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AB-170 Employment: sexual harassment: liability.(2019-2020)

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Date Published: 06/13/2019 09:00 PM
AB170:v96#DOCUMENT

Amended  IN  Senate  June 13, 2019
Amended  IN  Assembly  April 01, 2019
Amended  IN  Assembly  March 21, 2019

CALIFORNIA LEGISLATURE— 2019–2020 REGULAR SESSION

Assembly Bill
No. 170


Introduced by Assembly Member Gonzalez

January 08, 2019


An act to add Section 12940.2 to the Government Code, relating to employment.


LEGISLATIVE COUNSEL'S DIGEST


AB 170, as amended, Gonzalez. Employment: sexual harassment: liability.
The California Fair Employment and Housing Act (FEHA) prohibits various actions as unlawful employment practices and makes it an unlawful employment practice for an employer, labor organization, employment agency, apprenticeship training program, or any training program leading to employment, to engage in harassment of an employee or other specified person. FEHA also makes harassment of those persons by an employee, other than an agent or supervisor, unlawful if the entity, or its agents or supervisors, knows or should have known of this conduct and fails to take immediate and appropriate corrective action. Under FEHA, an employer may also be responsible for the acts of nonemployees, with respect to sexual harassment of employees and other specified persons, if the employer, or its agents or supervisors, knows or should have known of the conduct and fails to take immediate and appropriate corrective action. FEHA defines harassment for these purposes to include sexual harassment, gender harassment, and harassment based on pregnancy, childbirth, or related medical conditions.
Existing law also requires a client employer, as defined, to share with a labor contractor, as defined, all civil legal responsibility and civil liability for all workers supplied by that labor contractor for the payment of wages and the failure to obtain valid workers’ compensation coverage.
This bill would require a client employer to share with a labor contractor all civil legal responsibility and civil liability for harassment for all workers supplied by that labor contractor. The bill would define the terms “client employer” and employer, “labor contractor” contractor,” “motion picture payroll services,” and “employee leasing arrangement for purposes of these provisions.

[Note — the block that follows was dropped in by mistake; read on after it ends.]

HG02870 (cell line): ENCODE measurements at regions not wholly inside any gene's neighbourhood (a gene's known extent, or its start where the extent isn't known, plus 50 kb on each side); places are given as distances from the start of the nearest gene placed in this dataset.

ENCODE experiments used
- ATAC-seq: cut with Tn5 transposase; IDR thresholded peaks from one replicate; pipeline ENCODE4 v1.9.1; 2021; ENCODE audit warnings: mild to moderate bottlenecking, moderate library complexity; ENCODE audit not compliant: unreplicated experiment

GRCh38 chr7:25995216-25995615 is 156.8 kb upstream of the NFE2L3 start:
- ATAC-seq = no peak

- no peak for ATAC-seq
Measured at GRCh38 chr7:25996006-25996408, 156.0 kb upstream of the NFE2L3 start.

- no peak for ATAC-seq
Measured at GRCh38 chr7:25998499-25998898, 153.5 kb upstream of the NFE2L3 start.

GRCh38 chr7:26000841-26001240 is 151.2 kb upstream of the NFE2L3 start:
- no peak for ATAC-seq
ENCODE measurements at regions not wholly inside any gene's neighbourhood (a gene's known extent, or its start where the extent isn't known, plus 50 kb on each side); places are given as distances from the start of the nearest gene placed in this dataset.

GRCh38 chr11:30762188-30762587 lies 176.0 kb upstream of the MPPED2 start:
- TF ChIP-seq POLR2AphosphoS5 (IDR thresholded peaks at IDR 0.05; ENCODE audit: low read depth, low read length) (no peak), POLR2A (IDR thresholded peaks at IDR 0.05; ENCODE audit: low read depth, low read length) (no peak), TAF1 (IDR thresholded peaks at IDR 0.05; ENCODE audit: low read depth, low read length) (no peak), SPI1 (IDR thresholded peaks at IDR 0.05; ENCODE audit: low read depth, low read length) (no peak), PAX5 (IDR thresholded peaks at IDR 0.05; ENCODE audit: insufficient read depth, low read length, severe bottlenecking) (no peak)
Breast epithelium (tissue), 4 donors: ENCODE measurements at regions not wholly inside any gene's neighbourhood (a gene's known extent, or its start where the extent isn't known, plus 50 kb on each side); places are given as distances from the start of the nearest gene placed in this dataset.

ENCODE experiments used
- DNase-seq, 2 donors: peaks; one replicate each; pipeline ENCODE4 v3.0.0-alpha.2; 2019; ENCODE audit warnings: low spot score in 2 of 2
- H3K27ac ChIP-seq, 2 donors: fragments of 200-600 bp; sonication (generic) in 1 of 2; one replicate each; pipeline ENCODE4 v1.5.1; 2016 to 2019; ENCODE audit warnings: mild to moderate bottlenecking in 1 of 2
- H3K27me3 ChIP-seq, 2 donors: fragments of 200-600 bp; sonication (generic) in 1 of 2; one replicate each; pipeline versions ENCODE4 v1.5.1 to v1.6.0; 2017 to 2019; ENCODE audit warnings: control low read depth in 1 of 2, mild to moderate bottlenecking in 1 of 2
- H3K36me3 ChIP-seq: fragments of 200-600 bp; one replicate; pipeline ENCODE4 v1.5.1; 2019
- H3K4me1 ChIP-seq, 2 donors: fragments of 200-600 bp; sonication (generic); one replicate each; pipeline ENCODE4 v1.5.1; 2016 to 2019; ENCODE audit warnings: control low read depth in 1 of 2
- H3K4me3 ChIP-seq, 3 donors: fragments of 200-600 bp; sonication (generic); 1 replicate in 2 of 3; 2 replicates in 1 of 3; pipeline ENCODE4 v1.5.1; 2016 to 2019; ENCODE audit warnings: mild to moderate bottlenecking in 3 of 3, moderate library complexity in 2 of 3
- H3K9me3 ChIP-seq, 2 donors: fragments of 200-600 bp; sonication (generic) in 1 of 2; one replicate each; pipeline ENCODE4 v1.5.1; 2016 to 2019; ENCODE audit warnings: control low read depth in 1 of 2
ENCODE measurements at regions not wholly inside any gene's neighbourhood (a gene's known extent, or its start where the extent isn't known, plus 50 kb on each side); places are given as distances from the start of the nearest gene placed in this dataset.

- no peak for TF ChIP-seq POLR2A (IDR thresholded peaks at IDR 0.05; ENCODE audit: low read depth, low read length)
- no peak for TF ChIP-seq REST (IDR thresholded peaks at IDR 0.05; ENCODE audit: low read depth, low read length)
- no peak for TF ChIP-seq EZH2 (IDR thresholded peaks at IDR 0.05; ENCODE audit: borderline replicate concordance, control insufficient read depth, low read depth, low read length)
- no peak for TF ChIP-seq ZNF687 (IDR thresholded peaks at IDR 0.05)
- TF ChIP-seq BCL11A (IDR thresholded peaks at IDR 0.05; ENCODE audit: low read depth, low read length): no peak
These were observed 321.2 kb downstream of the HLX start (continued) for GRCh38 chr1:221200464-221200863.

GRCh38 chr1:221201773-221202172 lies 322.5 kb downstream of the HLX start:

Vote: MAJORITY   Appropriation: NO   Fiscal Committee: NO   Local Program: NO  

The people of the State of California do enact as follows:


SECTION 1.

 Section 12940.2 is added to the Government Code, to read:

12940.2.
 (a) A client employer shall share with a labor contractor all civil legal responsibility and civil liability for harassment, as described in subdivision (j) of Section 12940, for all workers supplied by that labor contractor.
(b) The provisions of this section are in addition to, and shall be supplemental of, any other theories of liability or requirement established by statute or common law.
(c) For purposes of this section, the following terms have the following meanings:
(1) “Client employer” means a private business entity, regardless of its form, that obtains workers to perform labor within the usual course of business from a labor contractor. “Client employer” does not include the following: a business entity with fewer than 25 workers, including those hired directly and those obtained by a labor contractor, or a business entity with 5 or fewer workers supplied by a labor contractor.
(2) “Labor contractor” means an individual or entity that supplies, either with or without a contract, a client employer with workers to perform labor within the client employer’s usual course of business. “Labor contractor” does not include community nonprofit organizations, labor organizations, apprenticeship programs, motion picture payroll services, as defined, or a third party who is a party to an employee leasing arrangement, as defined. arrangement.
(3) “Motion picture payroll services” means any employing unit that directly or through its affiliated entities meets all of the following criteria:
(A) Contractually provides the services of motion picture production workers to a motion picture production company or to an allied motion picture services company.
(B) Is a signatory to a collective bargaining agreement for one or more of its clients.
(C) Controls the payment of wages to the motion picture production workers and pays those wages from its own account or accounts.
(D) Is contractually obligated to pay wages to the motion picture production workers without regard to payment or reimbursement by the motion picture production company or allied motion picture services company.
(E) At least 80 percent of the wages paid by the motion picture payroll services company each calendar year are paid to workers associated between contracts with motion picture production companies and motion picture payroll services companies.
(4) “Employee leasing arrangement” has the same meaning as that term is defined by Rule 4 of Section V of the California Workers’ Compensation Experience Rating Plan-1995 (Section 2353.1 of Title 10 of the California Code of Regulations), as it read on January 1, 2019, except those arrangements described in subrule d of Rule 4 of Section V, if the employee leasing arrangement contractually obligates the client employer to assume all civil legal responsibility and civil liability under this section.